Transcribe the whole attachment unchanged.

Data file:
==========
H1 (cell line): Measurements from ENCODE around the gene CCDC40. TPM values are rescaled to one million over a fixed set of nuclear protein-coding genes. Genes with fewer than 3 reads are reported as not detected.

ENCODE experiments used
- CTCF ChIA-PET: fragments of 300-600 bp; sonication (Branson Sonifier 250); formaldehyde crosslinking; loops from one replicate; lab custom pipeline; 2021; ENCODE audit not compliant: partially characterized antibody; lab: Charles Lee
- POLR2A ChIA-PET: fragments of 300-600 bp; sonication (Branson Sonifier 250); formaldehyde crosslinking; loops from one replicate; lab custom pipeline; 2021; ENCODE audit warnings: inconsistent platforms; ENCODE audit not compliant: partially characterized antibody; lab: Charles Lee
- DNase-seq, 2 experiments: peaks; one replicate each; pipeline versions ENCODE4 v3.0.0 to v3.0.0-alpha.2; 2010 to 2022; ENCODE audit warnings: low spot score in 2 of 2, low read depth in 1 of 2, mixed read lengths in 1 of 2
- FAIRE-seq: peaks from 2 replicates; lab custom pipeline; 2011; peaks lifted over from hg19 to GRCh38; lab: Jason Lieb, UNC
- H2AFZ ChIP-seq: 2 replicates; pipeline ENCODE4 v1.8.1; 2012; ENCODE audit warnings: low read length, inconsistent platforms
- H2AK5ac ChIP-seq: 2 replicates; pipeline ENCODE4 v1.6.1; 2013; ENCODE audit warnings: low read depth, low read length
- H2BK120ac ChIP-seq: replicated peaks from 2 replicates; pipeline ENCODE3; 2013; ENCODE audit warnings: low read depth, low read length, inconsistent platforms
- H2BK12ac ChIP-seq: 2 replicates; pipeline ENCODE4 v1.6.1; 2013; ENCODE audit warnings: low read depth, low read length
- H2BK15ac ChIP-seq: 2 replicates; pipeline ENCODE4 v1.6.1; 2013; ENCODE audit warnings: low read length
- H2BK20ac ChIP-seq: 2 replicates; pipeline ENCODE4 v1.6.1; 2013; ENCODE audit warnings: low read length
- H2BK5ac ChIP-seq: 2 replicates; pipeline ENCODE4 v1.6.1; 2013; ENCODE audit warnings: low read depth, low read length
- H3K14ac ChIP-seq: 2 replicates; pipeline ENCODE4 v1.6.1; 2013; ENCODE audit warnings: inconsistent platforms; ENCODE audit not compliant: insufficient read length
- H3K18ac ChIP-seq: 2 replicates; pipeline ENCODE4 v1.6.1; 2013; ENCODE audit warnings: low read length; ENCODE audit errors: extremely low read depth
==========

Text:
H1 (cell line): Measurements from ENCODE around the gene CCDC40. TPM values are rescaled to one million over a fixed set of nuclear protein-coding genes. Genes with fewer than 3 reads are reported as not detected.

ENCODE experiments used
- CTCF ChIA-PET: fragments of 300-600 bp; sonication (Branson Sonifier 250); formaldehyde crosslinking; loops from one replicate; lab custom pipeline; 2021; ENCODE audit not compliant: partially characterized antibody; lab: Charles Lee
- POLR2A ChIA-PET: fragments of 300-600 bp; sonication (Branson Sonifier 250); formaldehyde crosslinking; loops from one replicate; lab custom pipeline; 2021; ENCODE audit warnings: inconsistent platforms; ENCODE audit not compliant: partially characterized antibody; lab: Charles Lee
- DNase-seq, 2 experiments: peaks; one replicate each; pipeline versions ENCODE4 v3.0.0 to v3.0.0-alpha.2; 2010 to 2022; ENCODE audit warnings: low spot score in 2 of 2, low read depth in 1 of 2, mixed read lengths in 1 of 2
- FAIRE-seq: peaks from 2 replicates; lab custom pipeline; 2011; peaks lifted over from hg19 to GRCh38; lab: Jason Lieb, UNC
- H2AFZ ChIP-seq: 2 replicates; pipeline ENCODE4 v1.8.1; 2012; ENCODE audit warnings: low read length, inconsistent platforms
- H2AK5ac ChIP-seq: 2 replicates; pipeline ENCODE4 v1.6.1; 2013; ENCODE audit warnings: low read depth, low read length
- H2BK120ac ChIP-seq: replicated peaks from 2 replicates; pipeline ENCODE3; 2013; ENCODE audit warnings: low read depth, low read length, inconsistent platforms
- H2BK12ac ChIP-seq: 2 replicates; pipeline ENCODE4 v1.6.1; 2013; ENCODE audit warnings: low read depth, low read length
- H2BK15ac ChIP-seq: 2 replicates; pipeline ENCODE4 v1.6.1; 2013; ENCODE audit warnings: low read length
- H2BK20ac ChIP-seq: 2 replicates; pipeline ENCODE4 v1.6.1; 2013; ENCODE audit warnings: low read length
- H2BK5ac ChIP-seq: 2 replicates; pipeline ENCODE4 v1.6.1; 2013; ENCODE audit warnings: low read depth, low read length
- H3K14ac ChIP-seq: 2 replicates; pipeline ENCODE4 v1.6.1; 2013; ENCODE audit warnings: inconsistent platforms; ENCODE audit not compliant: insufficient read length
- H3K18ac ChIP-seq: 2 replicates; pipeline ENCODE4 v1.6.1; 2013; ENCODE audit warnings: low read length; ENCODE audit errors: extremely low read depth